While the Spanish gobble up most of the European catch of octopuses (not octopi, look it up) our native curled octopus is much maligned as an unsightly monster from the deep and often left as seagull food when caught up with the rest of the catch. I’ve been unable to find old British recipe references for octopus put they surely must have been eaten as they sometimes get into crab and lobster pots and Westcountry people rarely waste a good meal. They start to come in shore around the coasts of Devon at this time of year and make an excellent eating at a very reasonable price. The native is distinguished from its larger Mediterranean kin and by having a single row of suckers on each arm instead of a double row and no one really knows why. When resting, they curl up their arms tightly hence the name, but maybe they should be called the Houdini octopuses because they can squeeze through tiny gaps as narrow as their beak.

There are many ways to cook an octopus but boiling them for an hour or so in a pot of salted water with some garlic, onion and herbs is the simplest and most versatile if you have never done it before. The cooked octopus can then be cut up and flavoured with a squeeze of lemon, paprika, good olive oil and flaky Malden sea salt and served as tapas, or with plain boiled potatoes, Galician style. At this point you can also flash grill them on a charcoal fire or add them to other dishes like risotto or pasta. I often cook Octopus and then leave it overnight in a flavourful marinade to eat the next day.

Due to their diminutive size I usually allow one for each person eating (about 500g per octopus). They are very easy to prepare and there are many videos on YouTube showing you how, but your fishmonger will do it for you in seconds. You will be left with a hollow head cap and a ring of arms.

BEFORE COOKING

Tenderising – easiest way – put then in the freezer and take them out 24hrs later.

Second easiest way – blanch in boiling water for 10 seconds then take them out four times

Having done this you will need:

2 Curled Octopus

I peeled onion

A whole head of garlic cut in half, not peeled

1 ½ teaspoons of salt

Herbs such as – a bay leaf, peppercorns, a bit of fennel, parsley stalks, a bit of thyme

For the marinade

Several glugs of Good olive all

Malden sea salt

Paprika

Juice of half a lemon or a teaspoon or so of wine vinegar.

Fill a large heavy pot with water, add the salt and bring to the boil.

Add the peeled onion, garlic and herbs.

Add the octopuses, bring back to the boil then lower the heat to simmer and cook until tender. I check after ½ hour then again at one hour, then every 15 minutes. These two took 1 hr 15mins. To test for tenderness use a sharp knife it should go through easily. I sometimes remove the head caps before the arms as they tend to cook more quickly.

I get my octopuses from Gibsons Plaice in Exeter, suppliers of high quality, fresh local fish sourced daily from Brixham Fish Market. Call 01392 495 344.They are very friendly and professional and you can phone up in advance and ask them to find you particular species when they go to market.There is always lots of lovely fresh fish on display at Gibsons’s Plaice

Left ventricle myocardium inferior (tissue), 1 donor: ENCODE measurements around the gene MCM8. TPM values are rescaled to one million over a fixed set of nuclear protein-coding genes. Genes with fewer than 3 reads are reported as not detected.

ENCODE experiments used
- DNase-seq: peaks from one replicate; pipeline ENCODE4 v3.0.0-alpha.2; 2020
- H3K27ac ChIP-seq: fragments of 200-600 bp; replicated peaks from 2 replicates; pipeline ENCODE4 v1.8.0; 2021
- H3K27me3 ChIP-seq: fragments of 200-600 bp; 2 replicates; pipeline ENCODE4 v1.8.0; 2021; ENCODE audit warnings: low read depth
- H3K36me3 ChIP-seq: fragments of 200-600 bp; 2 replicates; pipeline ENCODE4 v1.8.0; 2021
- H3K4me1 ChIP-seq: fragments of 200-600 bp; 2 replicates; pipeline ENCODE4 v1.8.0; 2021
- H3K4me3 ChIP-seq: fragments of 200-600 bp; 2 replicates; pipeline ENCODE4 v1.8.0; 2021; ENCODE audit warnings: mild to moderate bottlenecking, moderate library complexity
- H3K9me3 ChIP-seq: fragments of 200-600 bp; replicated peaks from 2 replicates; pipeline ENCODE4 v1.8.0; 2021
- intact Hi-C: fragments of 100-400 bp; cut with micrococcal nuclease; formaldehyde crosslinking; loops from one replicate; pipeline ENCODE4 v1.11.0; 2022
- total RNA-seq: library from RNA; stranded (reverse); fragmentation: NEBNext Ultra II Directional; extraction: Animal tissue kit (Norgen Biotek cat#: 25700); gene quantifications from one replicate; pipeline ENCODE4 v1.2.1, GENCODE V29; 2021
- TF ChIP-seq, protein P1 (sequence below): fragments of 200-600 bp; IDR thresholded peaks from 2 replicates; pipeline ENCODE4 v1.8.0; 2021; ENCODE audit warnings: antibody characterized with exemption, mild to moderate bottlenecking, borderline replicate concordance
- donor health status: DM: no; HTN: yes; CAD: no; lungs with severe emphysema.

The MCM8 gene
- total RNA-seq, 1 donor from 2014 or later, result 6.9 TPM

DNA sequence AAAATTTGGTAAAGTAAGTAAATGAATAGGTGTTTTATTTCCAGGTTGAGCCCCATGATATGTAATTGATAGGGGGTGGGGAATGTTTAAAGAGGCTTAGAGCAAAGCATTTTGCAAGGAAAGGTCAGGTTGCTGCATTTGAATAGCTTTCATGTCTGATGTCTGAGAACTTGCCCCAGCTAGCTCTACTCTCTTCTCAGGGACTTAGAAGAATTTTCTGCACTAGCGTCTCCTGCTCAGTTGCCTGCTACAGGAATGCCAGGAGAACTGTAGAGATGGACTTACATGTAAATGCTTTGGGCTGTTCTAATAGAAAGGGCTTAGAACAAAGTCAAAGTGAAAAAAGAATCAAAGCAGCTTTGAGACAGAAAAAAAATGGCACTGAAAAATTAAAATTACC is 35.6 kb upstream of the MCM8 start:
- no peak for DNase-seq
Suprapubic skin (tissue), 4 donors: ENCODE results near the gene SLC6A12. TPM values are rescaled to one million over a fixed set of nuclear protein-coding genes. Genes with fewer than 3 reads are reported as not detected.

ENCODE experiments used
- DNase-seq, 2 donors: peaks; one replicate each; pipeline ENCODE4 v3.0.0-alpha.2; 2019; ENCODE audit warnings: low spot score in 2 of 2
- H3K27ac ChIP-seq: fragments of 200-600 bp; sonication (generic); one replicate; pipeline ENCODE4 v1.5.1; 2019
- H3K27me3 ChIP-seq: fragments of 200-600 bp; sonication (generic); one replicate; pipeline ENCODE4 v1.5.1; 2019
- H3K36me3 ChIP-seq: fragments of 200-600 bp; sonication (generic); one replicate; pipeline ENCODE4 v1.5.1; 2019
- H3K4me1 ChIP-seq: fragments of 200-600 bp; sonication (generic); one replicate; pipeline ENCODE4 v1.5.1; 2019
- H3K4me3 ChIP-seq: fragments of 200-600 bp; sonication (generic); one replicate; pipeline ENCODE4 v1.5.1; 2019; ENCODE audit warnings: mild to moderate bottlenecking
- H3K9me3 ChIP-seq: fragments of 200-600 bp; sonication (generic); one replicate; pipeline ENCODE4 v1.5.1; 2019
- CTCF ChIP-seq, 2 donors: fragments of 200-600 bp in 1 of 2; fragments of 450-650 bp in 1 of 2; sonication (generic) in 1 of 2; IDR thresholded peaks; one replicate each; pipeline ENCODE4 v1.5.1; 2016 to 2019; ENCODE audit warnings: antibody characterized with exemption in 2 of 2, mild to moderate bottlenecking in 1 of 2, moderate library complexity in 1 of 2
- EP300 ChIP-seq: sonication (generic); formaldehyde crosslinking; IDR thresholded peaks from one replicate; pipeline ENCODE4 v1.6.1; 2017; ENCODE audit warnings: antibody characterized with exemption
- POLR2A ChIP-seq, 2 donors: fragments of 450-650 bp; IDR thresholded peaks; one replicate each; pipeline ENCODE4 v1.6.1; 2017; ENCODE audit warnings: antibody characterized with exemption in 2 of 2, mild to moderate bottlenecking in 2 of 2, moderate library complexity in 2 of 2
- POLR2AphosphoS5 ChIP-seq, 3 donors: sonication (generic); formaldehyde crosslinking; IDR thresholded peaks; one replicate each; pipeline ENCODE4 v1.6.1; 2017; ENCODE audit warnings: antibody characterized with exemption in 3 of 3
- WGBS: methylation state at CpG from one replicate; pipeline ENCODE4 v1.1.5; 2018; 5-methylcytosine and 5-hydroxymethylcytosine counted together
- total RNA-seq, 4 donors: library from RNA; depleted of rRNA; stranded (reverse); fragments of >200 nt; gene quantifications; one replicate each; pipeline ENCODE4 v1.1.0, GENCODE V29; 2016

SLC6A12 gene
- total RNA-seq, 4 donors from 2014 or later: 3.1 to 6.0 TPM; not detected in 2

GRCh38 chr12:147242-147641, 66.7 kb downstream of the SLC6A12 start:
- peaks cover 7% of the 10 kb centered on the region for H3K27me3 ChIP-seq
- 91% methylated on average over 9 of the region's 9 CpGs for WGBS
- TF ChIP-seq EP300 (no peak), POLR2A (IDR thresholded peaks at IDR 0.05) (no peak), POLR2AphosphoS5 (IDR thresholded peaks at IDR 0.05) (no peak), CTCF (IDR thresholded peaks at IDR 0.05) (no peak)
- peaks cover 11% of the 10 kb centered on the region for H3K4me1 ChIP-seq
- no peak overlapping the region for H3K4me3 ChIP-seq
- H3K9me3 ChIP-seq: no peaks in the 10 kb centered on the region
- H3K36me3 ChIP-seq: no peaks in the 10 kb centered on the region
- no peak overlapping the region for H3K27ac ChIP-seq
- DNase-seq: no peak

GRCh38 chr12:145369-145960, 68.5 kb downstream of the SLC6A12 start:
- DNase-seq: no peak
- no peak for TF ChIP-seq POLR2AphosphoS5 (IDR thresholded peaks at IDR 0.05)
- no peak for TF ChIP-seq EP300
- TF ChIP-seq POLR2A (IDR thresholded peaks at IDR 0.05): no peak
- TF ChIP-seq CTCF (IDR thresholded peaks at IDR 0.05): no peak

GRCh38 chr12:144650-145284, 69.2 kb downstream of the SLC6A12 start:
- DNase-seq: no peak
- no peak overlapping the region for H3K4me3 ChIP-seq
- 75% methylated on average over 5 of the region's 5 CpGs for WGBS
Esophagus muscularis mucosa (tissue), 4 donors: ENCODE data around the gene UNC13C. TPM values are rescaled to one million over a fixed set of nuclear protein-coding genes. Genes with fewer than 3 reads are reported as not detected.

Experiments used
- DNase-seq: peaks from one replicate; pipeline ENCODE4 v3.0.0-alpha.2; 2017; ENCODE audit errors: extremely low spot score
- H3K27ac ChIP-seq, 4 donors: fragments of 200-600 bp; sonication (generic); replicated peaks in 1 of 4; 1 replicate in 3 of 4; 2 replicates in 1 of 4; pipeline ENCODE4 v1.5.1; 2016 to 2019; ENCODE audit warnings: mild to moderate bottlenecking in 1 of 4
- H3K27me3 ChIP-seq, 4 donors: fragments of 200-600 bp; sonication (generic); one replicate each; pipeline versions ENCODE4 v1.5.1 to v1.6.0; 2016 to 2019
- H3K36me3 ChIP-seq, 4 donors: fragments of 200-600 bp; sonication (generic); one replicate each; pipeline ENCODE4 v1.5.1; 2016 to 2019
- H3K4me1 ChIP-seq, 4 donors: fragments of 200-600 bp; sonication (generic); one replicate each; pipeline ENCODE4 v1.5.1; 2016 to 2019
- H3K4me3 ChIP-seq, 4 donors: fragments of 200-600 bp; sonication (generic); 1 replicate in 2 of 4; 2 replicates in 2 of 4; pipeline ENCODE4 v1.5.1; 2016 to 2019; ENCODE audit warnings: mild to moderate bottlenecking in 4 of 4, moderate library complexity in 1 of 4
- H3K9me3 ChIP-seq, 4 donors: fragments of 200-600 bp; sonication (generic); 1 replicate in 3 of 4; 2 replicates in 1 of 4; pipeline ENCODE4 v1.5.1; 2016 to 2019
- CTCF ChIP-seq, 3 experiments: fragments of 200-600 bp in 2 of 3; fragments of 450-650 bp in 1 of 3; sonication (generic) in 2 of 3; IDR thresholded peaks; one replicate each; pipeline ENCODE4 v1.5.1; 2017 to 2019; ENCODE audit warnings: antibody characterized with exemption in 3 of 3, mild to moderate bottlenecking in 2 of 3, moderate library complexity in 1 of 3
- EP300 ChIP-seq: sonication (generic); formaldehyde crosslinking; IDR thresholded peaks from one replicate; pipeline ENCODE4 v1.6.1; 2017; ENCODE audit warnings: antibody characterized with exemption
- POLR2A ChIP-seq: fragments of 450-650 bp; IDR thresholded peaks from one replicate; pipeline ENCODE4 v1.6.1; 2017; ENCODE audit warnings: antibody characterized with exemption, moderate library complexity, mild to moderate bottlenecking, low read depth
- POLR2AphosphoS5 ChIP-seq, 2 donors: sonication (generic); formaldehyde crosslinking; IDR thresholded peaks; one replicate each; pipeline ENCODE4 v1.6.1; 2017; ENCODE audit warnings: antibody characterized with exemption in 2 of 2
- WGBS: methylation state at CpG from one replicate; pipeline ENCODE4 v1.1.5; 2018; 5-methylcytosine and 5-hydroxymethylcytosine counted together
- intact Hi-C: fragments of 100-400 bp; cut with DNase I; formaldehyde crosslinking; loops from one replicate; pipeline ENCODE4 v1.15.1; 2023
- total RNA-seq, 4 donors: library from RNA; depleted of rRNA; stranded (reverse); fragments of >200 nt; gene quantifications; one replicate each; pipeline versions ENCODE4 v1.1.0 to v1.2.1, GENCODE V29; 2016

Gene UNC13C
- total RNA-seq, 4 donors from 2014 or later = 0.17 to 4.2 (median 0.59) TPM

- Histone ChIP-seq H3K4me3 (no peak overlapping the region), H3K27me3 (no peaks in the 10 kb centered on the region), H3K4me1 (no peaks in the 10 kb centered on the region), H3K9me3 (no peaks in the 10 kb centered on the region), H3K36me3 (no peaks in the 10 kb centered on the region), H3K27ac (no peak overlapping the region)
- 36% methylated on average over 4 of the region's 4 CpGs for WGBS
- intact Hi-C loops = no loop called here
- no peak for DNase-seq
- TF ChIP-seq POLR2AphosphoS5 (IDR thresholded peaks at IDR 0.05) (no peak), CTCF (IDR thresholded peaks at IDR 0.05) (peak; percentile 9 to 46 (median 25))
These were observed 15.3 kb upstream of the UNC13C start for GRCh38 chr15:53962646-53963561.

Kitchenalia Cartoons can also be seen in Devon Life Magazine –  the Devon county magazine (UK) offering hundreds of pages of articles and superb photography every month.Text refs:

 

Wassail for Twelfth Night

Ale or Cider that is the question? Down in Devon, these days, we tend to make our mulled wassail using cider but in the past, ale was just as common, particularly with Lambswool.

The word comes from Old English, ‘wes’ or ‘wass’ being a greeting and ‘hal’ or later ‘hail’  meaning be healthful. Traditionally, there are two forms of wassailing, one, a house visiting custom and the other which took place in the orchard (or from orchard to orchard) wishing for a bounteous crop for the coming year. However, the tradition has variations around the country. The most important element of all was the ‘wassailing bowl’ which was filled with warming punch of mulled ale or cider to be shared as a communal group. In the Westcountry, the house visiting wassail took place on Twelfth Night and could include musicians as well as singers. It’s easy to see how the wassail tradition would have been a highlight of the calendar in rural communities – women visiting every house, wishing good luck and cheer to all, drinking, and gathering more and more participants along the way -the evening quickly developing into a long night of raucous, neighbourly fun.

Lambswool is sweet – a warming draft and plainly a drink to be drunk outside or after coming in from the cold. I’ve made Lambswool with cider, two types of ale, and one with crab apples in the interest of research! The cider version made with ‘Poundhoouse Crisp’ 4.5% from Sam’s cider from Winkleigh in Devon, is easy drinking, like hot apple juice with an alcohol bite and I give the recipe below. The apple mash floats on the tops and you get a mouthful as you sip, so you feel like you’re being fed and watered at the same time.